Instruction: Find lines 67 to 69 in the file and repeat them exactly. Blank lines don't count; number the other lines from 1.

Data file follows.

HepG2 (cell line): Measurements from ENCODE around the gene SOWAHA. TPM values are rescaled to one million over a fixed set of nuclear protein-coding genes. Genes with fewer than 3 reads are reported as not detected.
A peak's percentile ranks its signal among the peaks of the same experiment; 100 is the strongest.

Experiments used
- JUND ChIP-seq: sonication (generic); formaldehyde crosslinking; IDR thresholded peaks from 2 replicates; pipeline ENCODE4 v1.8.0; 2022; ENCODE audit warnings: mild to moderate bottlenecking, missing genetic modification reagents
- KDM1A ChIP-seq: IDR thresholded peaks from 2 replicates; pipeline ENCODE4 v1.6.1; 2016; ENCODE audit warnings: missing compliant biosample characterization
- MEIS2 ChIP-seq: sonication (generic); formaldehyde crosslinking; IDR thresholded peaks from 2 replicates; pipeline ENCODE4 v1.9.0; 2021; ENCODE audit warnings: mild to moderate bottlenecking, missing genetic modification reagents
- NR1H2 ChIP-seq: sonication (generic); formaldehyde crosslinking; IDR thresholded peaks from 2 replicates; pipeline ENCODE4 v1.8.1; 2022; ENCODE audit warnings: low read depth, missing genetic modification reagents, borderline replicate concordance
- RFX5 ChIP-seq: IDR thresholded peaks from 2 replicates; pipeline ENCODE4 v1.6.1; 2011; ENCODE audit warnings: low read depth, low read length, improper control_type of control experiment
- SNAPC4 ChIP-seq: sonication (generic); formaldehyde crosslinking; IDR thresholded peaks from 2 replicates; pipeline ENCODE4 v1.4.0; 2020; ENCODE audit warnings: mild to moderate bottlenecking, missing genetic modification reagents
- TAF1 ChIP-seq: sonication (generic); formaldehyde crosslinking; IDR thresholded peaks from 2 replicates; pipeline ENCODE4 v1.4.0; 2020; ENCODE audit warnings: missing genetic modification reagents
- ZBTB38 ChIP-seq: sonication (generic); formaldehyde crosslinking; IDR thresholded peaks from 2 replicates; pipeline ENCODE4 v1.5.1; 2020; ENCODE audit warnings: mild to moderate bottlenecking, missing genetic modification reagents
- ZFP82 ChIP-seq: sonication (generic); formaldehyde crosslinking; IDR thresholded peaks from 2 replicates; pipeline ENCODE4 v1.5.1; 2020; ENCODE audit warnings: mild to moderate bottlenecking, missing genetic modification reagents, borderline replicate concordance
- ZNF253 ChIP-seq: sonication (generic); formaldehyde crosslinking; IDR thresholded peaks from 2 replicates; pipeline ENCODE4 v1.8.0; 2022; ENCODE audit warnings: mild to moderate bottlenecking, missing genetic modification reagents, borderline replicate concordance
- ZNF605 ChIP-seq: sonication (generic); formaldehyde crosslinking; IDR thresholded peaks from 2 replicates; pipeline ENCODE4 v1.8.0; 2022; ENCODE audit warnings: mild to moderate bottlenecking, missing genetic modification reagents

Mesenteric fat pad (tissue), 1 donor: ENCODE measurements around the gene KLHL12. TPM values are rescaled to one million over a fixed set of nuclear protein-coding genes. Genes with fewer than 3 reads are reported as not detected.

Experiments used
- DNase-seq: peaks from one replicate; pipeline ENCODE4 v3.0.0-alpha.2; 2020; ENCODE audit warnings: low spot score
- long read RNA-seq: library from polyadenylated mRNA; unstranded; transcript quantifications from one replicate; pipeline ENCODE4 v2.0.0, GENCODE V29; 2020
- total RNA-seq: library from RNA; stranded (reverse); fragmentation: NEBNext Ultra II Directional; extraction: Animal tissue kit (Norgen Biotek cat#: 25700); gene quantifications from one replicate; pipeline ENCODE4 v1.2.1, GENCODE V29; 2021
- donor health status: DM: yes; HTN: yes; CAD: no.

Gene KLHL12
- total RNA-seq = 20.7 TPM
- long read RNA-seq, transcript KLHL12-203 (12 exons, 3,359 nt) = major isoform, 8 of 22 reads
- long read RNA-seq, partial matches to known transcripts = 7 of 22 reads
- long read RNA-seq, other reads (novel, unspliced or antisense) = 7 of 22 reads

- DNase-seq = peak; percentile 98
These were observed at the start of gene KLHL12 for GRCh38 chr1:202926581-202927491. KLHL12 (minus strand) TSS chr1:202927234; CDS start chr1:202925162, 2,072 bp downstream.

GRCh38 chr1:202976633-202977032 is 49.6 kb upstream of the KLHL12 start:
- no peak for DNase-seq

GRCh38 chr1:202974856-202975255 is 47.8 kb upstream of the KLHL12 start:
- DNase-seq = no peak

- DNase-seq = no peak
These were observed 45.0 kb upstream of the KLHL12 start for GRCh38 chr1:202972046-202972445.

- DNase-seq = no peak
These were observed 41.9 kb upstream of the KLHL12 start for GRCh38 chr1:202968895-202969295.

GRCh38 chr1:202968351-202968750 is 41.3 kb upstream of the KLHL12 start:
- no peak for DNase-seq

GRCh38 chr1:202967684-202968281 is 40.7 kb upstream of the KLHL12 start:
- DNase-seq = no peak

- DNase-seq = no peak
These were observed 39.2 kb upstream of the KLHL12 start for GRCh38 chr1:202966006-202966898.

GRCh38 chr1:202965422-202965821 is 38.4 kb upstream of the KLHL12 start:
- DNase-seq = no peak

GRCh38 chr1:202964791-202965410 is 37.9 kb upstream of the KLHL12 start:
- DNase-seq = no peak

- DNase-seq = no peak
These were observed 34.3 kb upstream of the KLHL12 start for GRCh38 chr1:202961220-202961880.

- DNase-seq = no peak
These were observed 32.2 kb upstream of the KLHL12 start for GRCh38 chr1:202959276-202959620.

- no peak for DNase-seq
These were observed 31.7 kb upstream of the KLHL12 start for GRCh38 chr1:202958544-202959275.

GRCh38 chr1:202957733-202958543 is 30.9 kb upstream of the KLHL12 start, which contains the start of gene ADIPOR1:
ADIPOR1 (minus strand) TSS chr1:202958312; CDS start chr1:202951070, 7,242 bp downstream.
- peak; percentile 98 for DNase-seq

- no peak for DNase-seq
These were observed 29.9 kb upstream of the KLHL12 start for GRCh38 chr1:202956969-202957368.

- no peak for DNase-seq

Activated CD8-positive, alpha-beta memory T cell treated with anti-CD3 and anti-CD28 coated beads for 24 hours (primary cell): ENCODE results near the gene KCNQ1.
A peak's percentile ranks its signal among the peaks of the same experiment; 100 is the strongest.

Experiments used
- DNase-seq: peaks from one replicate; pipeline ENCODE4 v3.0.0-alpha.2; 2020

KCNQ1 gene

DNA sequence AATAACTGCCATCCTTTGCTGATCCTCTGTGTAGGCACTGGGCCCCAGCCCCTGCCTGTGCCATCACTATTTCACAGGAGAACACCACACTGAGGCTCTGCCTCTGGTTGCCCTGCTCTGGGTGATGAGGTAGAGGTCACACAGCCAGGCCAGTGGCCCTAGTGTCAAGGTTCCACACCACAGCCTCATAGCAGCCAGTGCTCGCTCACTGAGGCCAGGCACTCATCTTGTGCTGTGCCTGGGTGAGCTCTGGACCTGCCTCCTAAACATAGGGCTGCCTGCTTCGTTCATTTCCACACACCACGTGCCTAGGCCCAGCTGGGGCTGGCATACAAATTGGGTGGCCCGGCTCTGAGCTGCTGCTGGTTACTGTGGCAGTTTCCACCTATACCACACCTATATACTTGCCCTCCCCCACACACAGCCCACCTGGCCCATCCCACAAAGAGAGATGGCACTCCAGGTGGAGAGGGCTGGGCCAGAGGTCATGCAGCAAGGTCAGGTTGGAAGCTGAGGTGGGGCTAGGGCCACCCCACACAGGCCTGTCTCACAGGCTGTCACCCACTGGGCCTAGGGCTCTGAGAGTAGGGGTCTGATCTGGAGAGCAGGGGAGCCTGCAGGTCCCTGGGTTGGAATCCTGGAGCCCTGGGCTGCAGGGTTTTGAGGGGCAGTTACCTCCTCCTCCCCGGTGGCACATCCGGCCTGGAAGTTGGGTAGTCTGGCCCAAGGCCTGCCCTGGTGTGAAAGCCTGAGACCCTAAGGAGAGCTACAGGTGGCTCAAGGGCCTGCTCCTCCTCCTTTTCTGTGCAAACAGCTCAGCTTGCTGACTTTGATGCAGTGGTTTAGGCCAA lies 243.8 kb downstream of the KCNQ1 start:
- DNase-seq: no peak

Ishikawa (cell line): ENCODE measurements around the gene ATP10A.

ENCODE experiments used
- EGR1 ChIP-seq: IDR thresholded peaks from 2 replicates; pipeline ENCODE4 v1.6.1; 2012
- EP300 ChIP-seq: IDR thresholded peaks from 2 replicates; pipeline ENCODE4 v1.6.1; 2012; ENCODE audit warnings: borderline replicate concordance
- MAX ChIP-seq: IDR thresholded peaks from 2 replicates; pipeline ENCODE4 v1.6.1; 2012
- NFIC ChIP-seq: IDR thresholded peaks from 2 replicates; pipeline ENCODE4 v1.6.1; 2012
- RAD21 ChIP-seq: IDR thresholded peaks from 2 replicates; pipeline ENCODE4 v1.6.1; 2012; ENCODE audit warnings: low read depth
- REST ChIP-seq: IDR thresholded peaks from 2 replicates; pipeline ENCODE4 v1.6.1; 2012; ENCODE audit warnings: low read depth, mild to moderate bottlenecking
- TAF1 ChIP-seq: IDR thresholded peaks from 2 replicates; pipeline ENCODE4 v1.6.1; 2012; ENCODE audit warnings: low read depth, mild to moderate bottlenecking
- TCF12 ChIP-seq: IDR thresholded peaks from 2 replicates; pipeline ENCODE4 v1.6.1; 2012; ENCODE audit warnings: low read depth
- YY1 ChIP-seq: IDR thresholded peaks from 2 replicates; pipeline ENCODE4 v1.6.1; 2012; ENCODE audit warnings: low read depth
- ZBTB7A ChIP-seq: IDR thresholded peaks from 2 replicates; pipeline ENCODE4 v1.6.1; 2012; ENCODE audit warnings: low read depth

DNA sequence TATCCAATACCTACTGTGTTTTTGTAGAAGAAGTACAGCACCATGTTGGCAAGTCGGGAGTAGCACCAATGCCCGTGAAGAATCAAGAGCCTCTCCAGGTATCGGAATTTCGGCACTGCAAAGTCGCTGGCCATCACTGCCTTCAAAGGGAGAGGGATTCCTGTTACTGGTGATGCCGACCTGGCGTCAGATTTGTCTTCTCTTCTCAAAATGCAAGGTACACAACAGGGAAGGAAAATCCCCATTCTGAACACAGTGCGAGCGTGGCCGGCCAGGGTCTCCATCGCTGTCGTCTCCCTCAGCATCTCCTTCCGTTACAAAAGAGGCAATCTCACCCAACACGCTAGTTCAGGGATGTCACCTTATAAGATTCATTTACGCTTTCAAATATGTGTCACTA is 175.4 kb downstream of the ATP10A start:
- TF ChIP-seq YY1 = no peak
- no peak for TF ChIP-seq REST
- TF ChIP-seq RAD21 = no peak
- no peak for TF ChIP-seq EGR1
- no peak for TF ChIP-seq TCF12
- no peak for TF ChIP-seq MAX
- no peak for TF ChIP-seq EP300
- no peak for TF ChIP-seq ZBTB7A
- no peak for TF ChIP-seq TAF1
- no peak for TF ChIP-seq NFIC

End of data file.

- EGR1 ChIP-seq: IDR thresholded peaks from 2 replicates; pipeline ENCODE4 v1.6.1; 2012
- EP300 ChIP-seq: IDR thresholded peaks from 2 replicates; pipeline ENCODE4 v1.6.1; 2012; ENCODE audit warnings: borderline replicate concordance
- MAX ChIP-seq: IDR thresholded peaks from 2 replicates; pipeline ENCODE4 v1.6.1; 2012